If you’ve never seen a Marx Brothers movie, do yourself a huge favor and go to YouTube and watch one. Like “Duck Soup,” “Night at the Opera,” “Day at the Races,” or, of course, “Horse Feathers.”

Previous A2Z 2022 posts: A B C D E F G H I J K L M N O P Q R S T U V W X Y Z

SoCS — How Do You Do?

How do you do?” The man said to me as he tipped is hat.

“Do I know you?” I asked. “How do I know you?”

How do you know me?” he responded. “Let me tell you how you know me. You know me from those bus stop bench ads. I’m a lawyer and my picture is on nearly every bus stop bench in the city. You need a lawyer, don’t you!”

I was shocked. “How did you know I need a lawyer?” I asked.

How did I know!” he said. “I know because at some point in time, everyone needs a lawyer, and I happen to be a lawyer with a lot of know-how.”

“So you’re saying that you know how to be a lawyer?” I asked. “Doesn’t every lawyer know how to be a lawyer?”

“I would say that many lawyers know how to be a lawyer, although some may not know how,” he said. “But that’s not what I meant. What I meant is that I’m a lawyer who has the know-how to ferret out those who are in immediate need of a lawyer, just like you do now.”

“That’s amazing,” I said. “How do you do that?”

“The same way I know how to be good lawyer for you,” he said.

“Well how about that?” I said. “But how much do you charge?”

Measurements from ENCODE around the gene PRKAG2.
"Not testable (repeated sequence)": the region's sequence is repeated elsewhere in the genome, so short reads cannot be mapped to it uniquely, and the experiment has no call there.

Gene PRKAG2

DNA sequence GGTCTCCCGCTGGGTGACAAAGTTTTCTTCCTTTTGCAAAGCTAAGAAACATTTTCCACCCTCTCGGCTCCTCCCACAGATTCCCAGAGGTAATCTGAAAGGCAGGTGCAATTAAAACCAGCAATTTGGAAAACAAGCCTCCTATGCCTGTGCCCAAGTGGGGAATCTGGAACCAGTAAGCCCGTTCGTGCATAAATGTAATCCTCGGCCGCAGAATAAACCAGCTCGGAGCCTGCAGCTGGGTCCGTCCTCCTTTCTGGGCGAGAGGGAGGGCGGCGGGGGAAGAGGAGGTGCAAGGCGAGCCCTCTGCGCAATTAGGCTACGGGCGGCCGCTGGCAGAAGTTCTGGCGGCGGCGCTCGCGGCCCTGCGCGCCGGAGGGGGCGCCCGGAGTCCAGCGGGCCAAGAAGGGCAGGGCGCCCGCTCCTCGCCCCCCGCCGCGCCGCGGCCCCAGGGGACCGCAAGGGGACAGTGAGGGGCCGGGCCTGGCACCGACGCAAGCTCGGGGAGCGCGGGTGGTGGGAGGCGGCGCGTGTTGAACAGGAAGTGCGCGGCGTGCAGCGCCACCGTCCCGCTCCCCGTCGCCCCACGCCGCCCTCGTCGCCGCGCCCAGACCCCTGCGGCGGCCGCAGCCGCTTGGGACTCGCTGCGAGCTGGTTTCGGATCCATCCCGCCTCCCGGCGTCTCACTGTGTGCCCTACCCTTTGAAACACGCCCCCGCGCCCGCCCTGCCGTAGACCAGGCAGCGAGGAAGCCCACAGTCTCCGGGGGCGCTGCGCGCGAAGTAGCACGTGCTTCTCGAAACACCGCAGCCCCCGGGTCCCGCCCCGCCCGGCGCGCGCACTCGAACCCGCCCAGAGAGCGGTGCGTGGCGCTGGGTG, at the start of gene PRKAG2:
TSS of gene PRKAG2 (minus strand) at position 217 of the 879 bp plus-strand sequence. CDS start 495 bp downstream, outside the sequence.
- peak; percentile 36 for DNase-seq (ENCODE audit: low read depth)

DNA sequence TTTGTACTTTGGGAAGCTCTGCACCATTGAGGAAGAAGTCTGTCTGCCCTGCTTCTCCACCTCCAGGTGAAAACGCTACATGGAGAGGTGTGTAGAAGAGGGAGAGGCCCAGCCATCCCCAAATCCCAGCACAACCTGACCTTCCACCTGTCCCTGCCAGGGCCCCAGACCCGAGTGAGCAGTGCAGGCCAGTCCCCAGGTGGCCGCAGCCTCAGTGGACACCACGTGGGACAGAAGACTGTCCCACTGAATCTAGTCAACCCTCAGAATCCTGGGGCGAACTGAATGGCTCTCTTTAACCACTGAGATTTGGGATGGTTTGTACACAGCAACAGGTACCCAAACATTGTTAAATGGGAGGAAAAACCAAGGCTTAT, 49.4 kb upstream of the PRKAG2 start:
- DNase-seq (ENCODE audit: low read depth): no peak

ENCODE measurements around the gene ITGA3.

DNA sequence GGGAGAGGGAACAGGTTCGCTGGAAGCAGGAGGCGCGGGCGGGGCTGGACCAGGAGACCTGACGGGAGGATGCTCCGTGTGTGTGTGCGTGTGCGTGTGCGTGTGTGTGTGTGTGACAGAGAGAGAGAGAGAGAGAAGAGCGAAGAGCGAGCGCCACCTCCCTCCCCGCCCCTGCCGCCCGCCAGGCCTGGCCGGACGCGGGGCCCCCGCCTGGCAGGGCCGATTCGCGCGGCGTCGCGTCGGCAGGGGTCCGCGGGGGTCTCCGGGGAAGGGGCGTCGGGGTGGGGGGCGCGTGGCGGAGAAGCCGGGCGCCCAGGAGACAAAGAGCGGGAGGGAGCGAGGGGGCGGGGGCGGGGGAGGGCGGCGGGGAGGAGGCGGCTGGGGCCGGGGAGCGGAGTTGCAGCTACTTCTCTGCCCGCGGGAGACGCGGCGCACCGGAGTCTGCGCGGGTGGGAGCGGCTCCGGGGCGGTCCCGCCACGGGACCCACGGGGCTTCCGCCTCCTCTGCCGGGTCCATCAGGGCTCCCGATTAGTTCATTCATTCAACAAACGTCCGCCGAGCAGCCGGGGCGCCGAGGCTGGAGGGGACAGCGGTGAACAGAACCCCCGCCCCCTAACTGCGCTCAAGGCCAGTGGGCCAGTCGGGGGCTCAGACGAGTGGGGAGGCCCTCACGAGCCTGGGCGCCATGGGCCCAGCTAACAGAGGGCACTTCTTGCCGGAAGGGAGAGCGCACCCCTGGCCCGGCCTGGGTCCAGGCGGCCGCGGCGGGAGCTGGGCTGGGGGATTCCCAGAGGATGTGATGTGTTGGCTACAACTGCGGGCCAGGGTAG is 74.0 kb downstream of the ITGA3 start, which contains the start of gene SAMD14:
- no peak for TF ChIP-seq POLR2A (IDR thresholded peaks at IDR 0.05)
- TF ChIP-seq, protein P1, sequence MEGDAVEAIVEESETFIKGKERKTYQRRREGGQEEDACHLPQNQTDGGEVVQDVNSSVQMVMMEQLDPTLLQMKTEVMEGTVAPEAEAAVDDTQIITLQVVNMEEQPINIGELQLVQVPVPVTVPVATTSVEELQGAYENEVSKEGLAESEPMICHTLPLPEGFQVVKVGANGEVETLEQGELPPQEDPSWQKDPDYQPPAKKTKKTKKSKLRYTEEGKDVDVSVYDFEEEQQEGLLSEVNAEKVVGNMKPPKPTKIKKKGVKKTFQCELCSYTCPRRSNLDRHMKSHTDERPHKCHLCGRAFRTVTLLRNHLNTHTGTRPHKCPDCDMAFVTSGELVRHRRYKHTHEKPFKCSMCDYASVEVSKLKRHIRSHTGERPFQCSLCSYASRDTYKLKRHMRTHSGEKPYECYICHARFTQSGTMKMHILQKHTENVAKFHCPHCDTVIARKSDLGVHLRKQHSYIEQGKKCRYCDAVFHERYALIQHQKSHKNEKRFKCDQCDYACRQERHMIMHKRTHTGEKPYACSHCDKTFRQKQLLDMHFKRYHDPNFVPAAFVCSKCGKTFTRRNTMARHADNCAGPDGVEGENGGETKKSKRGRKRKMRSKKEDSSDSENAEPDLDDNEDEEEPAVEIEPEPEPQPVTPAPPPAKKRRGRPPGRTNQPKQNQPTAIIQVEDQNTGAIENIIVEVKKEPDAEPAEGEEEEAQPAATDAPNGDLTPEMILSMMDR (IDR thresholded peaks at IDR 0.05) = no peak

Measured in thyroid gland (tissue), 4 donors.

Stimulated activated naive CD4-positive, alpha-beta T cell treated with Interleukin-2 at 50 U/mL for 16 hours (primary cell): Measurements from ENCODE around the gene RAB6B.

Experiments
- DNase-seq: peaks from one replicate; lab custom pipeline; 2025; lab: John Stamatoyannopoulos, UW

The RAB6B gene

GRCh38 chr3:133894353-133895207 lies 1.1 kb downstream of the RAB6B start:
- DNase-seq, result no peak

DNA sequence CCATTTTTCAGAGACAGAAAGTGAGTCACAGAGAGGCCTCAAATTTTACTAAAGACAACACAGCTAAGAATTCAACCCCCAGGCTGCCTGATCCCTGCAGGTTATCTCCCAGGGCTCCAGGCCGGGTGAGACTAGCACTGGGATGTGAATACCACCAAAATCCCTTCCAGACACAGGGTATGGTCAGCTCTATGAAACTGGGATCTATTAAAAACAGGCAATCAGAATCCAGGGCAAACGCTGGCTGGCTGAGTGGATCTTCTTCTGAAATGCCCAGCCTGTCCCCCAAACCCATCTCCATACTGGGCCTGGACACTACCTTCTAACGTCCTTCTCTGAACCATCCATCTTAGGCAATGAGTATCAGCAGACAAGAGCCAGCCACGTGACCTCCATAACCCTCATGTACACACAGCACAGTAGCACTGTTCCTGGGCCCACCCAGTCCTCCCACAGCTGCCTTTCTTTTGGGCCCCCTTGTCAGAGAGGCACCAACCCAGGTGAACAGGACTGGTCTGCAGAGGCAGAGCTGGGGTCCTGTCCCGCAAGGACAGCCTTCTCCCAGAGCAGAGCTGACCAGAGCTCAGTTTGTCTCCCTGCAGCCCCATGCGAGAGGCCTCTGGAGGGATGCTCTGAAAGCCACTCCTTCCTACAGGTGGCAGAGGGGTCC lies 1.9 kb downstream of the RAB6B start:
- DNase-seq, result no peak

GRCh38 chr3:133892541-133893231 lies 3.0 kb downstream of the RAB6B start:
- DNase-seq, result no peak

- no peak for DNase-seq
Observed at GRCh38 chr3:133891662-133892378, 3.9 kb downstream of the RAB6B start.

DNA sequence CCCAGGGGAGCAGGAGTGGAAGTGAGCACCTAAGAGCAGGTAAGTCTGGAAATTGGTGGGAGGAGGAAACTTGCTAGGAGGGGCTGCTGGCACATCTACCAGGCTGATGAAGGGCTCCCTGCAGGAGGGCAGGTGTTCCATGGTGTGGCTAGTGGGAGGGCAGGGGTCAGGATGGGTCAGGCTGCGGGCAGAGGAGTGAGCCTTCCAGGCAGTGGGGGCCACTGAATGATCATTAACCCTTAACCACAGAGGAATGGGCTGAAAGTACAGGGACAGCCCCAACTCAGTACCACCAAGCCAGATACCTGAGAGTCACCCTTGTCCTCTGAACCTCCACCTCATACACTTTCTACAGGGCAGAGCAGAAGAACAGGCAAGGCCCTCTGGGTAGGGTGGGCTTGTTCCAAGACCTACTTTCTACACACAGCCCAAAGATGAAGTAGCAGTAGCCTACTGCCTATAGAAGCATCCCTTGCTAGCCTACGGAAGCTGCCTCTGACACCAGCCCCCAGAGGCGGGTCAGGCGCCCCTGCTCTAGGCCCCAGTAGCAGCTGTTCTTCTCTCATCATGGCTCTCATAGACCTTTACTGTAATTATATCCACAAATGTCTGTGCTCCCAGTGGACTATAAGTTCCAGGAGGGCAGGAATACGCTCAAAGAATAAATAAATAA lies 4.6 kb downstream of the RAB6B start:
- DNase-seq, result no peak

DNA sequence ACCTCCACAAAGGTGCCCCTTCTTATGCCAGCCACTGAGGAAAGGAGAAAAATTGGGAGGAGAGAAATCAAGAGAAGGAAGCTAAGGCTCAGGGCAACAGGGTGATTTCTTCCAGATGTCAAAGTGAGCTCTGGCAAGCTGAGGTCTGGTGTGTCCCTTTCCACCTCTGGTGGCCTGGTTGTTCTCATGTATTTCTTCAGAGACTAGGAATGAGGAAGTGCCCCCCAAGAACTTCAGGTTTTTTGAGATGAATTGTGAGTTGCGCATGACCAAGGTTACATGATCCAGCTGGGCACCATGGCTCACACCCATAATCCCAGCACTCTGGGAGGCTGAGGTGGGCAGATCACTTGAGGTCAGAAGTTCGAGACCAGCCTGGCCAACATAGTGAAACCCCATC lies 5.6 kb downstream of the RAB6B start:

How much can you afford?” he asked.

“If you’re really a good lawyer, I can afford however much you charge.”

“Great,” he said. “How about we get started right now.”

“And how!” I said.

Written for Linda G. Hill’s Stream of Consciousness Saturday prompt. If you haven’t figured it out by now, Linda has given us the word “how,” and instructed us to it in our posts.

FOWC with Fandango — Nobody


It’s April 9, 2022. Welcome to Fandango’s One-Word Challenge (aka, FOWC). I will be posting each day’s word just after midnight Pacific Time (U.S.).

Today’s word is “nobody.”

Write a post using that word. It can be prose, poetry, fiction, non-fiction. It can be any length. It can be just a picture or a drawing if you want. No holds barred, so to speak.

Once you are done, tag your post with #FOWC and create a pingback to this post if you are on WordPress. Please check to confirm that your pingback is there. If not, please manually add your link in the comments.

And be sure to read the posts of other bloggers who respond to this prompt. Show them some love.